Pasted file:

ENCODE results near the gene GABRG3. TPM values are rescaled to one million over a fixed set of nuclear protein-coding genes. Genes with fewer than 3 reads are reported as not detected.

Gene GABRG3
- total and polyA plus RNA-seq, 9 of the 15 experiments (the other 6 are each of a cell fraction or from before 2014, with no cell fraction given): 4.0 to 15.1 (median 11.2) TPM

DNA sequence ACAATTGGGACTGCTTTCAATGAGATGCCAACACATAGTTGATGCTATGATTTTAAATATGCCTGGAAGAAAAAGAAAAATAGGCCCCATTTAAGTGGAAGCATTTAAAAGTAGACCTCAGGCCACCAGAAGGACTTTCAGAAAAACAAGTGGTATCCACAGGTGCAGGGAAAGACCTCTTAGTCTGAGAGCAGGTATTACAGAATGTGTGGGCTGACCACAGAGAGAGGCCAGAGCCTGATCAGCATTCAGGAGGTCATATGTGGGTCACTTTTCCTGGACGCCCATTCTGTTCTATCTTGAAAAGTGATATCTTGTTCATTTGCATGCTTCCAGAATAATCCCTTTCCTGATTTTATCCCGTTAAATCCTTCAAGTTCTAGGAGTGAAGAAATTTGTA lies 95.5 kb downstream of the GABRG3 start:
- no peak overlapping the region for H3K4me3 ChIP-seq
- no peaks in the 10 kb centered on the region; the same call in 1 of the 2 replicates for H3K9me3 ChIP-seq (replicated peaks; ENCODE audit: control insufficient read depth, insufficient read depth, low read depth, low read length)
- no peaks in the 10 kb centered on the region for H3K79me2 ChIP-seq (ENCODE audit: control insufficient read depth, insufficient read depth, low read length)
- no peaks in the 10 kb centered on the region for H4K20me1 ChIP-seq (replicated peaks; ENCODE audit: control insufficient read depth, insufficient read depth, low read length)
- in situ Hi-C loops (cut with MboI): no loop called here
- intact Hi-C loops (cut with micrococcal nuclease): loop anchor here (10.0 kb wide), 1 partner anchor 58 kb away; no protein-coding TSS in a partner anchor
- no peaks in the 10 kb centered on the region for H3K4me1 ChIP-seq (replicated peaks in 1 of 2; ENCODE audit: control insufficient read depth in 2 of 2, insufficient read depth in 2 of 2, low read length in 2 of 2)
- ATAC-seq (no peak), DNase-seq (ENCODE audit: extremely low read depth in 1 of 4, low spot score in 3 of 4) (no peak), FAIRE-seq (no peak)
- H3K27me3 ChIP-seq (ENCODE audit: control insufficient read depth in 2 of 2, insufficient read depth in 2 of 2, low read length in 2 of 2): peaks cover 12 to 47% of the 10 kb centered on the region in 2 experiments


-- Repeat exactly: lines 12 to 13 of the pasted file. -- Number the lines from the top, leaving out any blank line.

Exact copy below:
- ATAC-seq (no peak), DNase-seq (ENCODE audit: extremely low read depth in 1 of 4, low spot score in 3 of 4) (no peak), FAIRE-seq (no peak)
- H3K27me3 ChIP-seq (ENCODE audit: control insufficient read depth in 2 of 2, insufficient read depth in 2 of 2, low read length in 2 of 2): peaks cover 12 to 47% of the 10 kb centered on the region in 2 experiments